Mossyrock Blueberry Festival
Mossyrock was named in 1852 for the mossy crag that rose 200 feet above the east end of Klickitat Prairie. The spot was an early trading post on the Cowlitz River.
Those who settled the prairie received visitors only on the occasion someone happened to be travelling to Cowlitz Landing, usually on horseback via crude trails.
Early travelers, according to an account compiled by the Lewis County Historical Society, first reached Mossyrock from the west, following up Klickitat Creek after crossing the Cowlitz River at the village of Mayfield, which today underwater near the site of the Mayfield Dam. If arriving along this path, the mossy peak was in prominent view, perhaps becoming its defining feature and namesake.
Although Mossyrock has vast and fertile farmland, few people of European descent settled in the area in the 1850s, perhaps due to Native American disputes.
When the wars ended, settlers began moving into the prairie, many in the hills. Mossyrock’s growth can be attributed to fine farmland and its location between the Twin Cities and the Big Bottom of the Upper Cowlitz River. The logging industry thrived until operations became more focused on the dense stands in the county farther east.
A post office was built in Mossyrock in 1875 and the community became incorporated in 1946. The area was part of the original homeland of the Cowlitz Tribe, including the village of Taoup.
In the 1950s, the Cowlitz acted to prevent the City of Tacoma from constructing a hydroelectric dam in the town because tribal cemeteries would be threatened, along with private property held by members of the tribe.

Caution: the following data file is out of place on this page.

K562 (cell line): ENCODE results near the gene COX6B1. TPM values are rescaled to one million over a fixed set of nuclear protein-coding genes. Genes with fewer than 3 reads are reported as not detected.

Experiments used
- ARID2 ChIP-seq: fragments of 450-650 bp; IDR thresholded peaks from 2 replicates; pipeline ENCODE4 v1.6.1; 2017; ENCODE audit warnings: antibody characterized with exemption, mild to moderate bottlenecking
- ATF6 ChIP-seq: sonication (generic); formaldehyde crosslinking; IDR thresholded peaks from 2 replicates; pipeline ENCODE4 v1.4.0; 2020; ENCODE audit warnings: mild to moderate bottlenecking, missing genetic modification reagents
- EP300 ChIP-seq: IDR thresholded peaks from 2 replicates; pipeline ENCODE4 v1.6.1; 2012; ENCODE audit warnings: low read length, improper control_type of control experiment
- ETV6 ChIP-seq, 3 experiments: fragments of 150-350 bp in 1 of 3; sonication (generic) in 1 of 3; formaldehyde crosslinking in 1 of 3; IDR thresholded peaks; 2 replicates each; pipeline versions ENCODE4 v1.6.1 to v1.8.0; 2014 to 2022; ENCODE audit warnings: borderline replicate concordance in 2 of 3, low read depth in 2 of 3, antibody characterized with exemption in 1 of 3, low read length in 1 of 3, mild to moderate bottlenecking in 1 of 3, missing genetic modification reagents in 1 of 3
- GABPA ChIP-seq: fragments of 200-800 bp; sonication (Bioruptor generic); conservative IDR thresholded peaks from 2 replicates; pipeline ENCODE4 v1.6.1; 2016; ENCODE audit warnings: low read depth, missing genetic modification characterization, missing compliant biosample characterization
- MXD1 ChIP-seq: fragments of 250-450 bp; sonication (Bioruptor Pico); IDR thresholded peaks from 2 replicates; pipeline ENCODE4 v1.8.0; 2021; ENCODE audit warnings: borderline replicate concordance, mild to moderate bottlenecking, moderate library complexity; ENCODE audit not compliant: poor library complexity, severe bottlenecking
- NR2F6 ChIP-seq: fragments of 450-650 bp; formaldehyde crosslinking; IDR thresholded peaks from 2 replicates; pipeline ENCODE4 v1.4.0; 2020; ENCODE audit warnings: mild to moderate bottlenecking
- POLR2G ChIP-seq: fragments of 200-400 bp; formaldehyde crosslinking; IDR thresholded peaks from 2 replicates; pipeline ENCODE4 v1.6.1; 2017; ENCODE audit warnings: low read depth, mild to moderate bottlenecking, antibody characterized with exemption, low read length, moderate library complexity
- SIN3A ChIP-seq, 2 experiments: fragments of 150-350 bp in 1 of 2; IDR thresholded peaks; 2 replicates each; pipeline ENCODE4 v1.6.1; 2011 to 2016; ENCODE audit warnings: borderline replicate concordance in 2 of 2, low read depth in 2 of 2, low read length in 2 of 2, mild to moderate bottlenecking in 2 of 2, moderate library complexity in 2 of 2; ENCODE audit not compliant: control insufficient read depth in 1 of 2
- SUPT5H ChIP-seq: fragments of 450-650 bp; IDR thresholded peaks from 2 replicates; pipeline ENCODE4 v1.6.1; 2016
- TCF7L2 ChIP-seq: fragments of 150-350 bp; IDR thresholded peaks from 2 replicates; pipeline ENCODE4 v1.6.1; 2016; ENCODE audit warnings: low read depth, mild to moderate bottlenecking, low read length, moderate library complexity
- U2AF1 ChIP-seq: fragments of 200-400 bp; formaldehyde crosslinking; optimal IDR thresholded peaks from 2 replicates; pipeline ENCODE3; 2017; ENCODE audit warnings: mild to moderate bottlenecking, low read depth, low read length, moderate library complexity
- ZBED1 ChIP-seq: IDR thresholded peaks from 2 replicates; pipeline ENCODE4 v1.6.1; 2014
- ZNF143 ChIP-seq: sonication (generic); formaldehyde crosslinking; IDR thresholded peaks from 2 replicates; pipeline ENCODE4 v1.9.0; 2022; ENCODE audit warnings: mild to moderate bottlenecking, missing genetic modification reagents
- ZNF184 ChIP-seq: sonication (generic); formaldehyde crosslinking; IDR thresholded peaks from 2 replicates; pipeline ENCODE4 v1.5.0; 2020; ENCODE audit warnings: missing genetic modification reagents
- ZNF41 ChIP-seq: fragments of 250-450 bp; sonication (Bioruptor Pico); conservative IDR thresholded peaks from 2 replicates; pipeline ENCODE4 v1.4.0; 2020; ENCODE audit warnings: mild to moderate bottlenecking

The lawsuit initially succeeded in blocking the construction, but failed after the suit was appealed by the city. Dams were constructed by the Tacoma Power utility, including the state’s tallest — the 606-foot Mossyrock Dam, built in 1968.
The construction of that dam flooded out the towns of Kosmos, Nesika and Riffe, for which the retention lake created by the structure is now named. From time to time, as Tacoma Power officials lower the lake level before the spring mountain snowmelt, the town of Kosmos will reemerge, allowing history buffs to see evidence of a lost logging town.
Mossyrock hosts a Blueberry Blues Festival in August. This year’s festival will be held from 10 a.m. to 10 p.m. Aug. 7. Information is available by calling (360) 983-3734 or visit www.mossy rockfestivals.com.
Just outside Mossyrock is DeGoede Bulb Farm and Gardens, a fixture in Lewis County for more than 30 years. DeGoede’s boasts 100 greenhouses, a garden center and a brilliant show garden which boasts tulips in the spring, a riot of different flowers over summer and fall and poinsettias in the winter. Hours are 9 a.m. to 6 p.m. Monday through Saturday. Telephone (360) 983-9000 for information.